Beam Me Up

A Pembroke Pines company wants to flood the country with invisible beams from high-flying blimps. Want to invest?

Jones says that, based on what Sands saw, it was a sign that things have not gone well since his departure. "Definitely, it's a setback. When I was there, it took around four to six weeks to make the wire harness."

And as for how it bodes for the future, Jones says: "The company will succeed with appropriate funding and appropriate resources. If they don't have appropriate funding and resources, it would be very unlikely that this would happen."

Sands blames GlobeTel's problems on the company's obsession with promoting itself: "They're too busy selling the stratellites to actually make them," he says.

Full-frontal of a GlobeTel airship prototype during a December 2006 demonstration
Full-frontal of a GlobeTel airship prototype during a December 2006 demonstration
Full-frontal of a GlobeTel airship prototype during a December 2006 demonstration
photo courtey of Globetel
Full-frontal of a GlobeTel airship prototype during a December 2006 demonstration

Doug Murch, the retired U.S. Air Force colonel who replaced Jones, disagrees, saying: "We are not making any outlandish claims. We understand the challenges in building these types of airships — enough to say that we have confidence that we will build a near-space airship.

"There have been problems, but we've turned a corner."

Perhaps. But it's hard to believe that hot zone utopian dream is going to arrive anytime soon on the research and development budget GlobeTel is spending on its futuristic zeppelins.

In 2005, that budget amounted to a whopping $26,553.

But at least GlobeTel's executives haven't been left out in the cold.

Though the company has never turned a profit, GlobeTel pays big salaries and even bigger bonuses to its executives. In 2005, compensation for the top six executives totaled $12 million — an 85 percent increase from the year before, according to the class-action complaint and SEC filings:

Former CEO Timothy Huff earned a $300,000 bonus on top of his $200,000 salary, with stock options and other benefits totaling $2.5 million.

Lawrence Lynch, former chief operating officer at GlobeTel, filed plans to sell more than $1.6 million of GlobeTel stock when it was trading at record highs.

Executive Vice President Steven King, whom the SEC has disciplined in the past for "securities fraud violations," is the sole owner of Investor Source Group LLC, which in turn owns ISG Jet LLC. GlobeTel contracts with ISG Jet for travel services and has paid it with company stock — ISG has reported planned sales of more than $2.8 million.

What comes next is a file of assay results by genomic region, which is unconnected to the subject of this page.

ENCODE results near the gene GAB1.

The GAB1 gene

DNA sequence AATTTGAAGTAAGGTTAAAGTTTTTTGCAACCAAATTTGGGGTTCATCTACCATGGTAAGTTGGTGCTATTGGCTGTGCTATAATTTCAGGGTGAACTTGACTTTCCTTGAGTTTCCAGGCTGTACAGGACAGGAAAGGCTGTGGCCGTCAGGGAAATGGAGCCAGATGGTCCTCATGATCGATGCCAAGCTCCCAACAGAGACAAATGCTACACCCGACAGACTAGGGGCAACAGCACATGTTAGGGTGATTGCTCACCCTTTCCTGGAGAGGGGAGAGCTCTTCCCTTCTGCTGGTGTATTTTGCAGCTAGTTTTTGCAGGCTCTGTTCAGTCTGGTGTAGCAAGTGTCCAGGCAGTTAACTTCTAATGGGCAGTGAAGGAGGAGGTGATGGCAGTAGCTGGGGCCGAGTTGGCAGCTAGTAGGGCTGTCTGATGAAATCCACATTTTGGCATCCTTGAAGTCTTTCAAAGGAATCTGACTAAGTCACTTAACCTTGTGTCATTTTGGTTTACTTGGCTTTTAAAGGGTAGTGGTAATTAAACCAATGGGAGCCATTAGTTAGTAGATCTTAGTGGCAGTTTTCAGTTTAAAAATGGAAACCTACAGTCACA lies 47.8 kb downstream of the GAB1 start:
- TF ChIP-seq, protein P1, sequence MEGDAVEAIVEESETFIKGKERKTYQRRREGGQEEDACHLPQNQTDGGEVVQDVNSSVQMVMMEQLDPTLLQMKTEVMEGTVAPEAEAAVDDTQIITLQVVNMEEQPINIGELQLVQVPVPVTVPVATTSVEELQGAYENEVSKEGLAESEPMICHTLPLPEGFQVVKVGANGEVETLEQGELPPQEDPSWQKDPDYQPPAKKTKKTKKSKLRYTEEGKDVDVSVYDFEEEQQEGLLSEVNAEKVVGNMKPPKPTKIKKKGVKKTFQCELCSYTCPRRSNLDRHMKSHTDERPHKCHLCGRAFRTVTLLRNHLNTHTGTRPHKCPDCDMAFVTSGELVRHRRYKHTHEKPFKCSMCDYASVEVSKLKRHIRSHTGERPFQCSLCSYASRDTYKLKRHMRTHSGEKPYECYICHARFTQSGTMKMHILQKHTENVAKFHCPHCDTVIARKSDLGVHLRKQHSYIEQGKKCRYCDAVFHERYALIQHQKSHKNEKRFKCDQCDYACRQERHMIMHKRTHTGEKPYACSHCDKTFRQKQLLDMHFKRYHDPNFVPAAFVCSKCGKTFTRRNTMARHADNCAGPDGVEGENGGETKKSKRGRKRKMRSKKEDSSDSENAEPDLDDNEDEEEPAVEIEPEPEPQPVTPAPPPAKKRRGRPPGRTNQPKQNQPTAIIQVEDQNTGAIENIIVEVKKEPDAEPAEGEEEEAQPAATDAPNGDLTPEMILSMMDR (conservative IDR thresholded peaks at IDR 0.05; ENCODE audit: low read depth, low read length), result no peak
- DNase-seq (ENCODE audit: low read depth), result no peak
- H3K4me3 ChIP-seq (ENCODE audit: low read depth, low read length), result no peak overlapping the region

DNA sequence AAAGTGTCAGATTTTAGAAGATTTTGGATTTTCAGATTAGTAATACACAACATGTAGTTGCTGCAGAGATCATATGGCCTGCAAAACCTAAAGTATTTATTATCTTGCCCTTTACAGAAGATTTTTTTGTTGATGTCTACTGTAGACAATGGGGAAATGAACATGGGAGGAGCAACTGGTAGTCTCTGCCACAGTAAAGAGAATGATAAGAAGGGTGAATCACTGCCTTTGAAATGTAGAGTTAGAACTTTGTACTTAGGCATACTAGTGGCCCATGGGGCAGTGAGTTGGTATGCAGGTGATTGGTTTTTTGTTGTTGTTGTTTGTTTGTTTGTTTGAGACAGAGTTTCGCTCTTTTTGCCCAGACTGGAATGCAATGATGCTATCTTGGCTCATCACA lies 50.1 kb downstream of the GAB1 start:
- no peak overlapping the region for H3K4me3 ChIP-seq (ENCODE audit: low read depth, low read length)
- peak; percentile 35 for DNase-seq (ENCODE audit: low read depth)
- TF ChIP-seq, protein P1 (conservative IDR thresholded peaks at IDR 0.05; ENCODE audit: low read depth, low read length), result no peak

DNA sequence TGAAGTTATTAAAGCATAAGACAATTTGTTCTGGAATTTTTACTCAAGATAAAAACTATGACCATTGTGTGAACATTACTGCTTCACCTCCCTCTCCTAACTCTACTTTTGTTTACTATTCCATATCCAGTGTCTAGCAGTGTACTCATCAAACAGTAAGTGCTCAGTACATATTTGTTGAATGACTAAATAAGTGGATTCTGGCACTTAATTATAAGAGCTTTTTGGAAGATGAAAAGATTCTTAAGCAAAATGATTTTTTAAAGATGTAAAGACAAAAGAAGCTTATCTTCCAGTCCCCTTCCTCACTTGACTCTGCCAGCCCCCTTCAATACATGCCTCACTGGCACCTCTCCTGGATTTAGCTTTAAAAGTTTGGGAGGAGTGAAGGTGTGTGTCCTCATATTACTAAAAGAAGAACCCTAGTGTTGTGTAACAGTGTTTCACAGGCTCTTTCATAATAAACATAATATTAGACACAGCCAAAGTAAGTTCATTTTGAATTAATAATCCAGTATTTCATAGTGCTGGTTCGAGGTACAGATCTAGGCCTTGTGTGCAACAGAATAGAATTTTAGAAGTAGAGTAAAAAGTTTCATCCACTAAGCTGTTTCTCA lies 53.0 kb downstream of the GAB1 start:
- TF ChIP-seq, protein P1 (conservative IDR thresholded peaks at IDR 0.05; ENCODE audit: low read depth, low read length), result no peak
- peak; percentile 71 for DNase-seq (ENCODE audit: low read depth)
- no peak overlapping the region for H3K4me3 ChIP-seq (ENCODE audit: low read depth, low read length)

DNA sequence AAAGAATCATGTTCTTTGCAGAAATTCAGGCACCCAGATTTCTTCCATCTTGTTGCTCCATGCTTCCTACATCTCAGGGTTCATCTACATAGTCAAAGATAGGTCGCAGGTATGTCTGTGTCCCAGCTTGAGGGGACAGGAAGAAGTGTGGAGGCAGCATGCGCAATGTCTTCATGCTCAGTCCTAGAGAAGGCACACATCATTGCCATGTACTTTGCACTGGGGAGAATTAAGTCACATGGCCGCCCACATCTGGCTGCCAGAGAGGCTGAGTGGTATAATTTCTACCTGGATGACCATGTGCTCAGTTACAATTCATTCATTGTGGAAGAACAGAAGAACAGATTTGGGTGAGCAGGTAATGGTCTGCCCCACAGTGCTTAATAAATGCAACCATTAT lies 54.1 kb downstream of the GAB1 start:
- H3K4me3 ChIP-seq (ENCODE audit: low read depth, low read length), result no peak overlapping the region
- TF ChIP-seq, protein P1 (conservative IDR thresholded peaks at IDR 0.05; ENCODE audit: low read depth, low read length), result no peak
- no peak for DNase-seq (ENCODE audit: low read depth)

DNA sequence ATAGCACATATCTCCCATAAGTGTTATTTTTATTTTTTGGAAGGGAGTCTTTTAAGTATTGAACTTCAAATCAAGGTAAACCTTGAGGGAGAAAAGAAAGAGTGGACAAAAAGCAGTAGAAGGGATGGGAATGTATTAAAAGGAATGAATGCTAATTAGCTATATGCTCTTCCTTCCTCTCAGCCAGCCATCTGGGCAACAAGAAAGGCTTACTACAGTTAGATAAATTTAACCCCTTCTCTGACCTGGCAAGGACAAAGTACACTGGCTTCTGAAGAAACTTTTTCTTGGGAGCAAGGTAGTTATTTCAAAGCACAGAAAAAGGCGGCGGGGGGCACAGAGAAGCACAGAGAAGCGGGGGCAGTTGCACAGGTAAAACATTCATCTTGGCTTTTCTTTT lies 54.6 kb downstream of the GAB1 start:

Taboada, the analyst who had worked for Hornblower & Weeks, has been contracted by GlobeTel since 2005 via his company Charles Morgan Securities Inc. to consult and was paid in stock options. Last April, Taboada reported that he planned to sell that stock for $2.5 million.

Leigh Coleman, GlobeTel's former president and director, used an affiliate, Sky China Ltd., to make about $5 million by selling GlobeTel stock given to Sky China. Personally, Coleman reported he planned to sell $1.7 million of GlobeTel stock while it was trading at about $4.

Khoury has replaced Huff — now chief of technology — as CEO. Lynch and Coleman are gone.

"I'm not savvy about all this stuff, but when something smells bad, it smells bad," longtime shareholder Frank Buffone says. "I'm just waiting for them to go out of business. But I want to see if they make another P.R. push, and if they do, then I'll get rid of what I've got left."

Like many others, Buffone, 45, of White Plains, New York, bought in small — 1,000 shares of Sanswire at 26 cents a share ($260) before GlobeTel bought the company. At the stock's inflated height, nearly $4 after the Russian P.R. bonanza, Buffone could have cashed in for nearly $4,000. But he held on, and his stake is now worth about $400. Others aren't so lucky. New Times heard from one investor, who wanted to remain anonymous, who claims to have lost millions on GlobeTel's fluctuations.

But Buffone, the small-timer, is philosophical. "It was a few bucks to throw in there," he says. "If you lose it, you lose it; no big deal. It wasn't that much money to begin with. A lot of people's money went to waste there. I'm one of the lucky few.

"Thank God."

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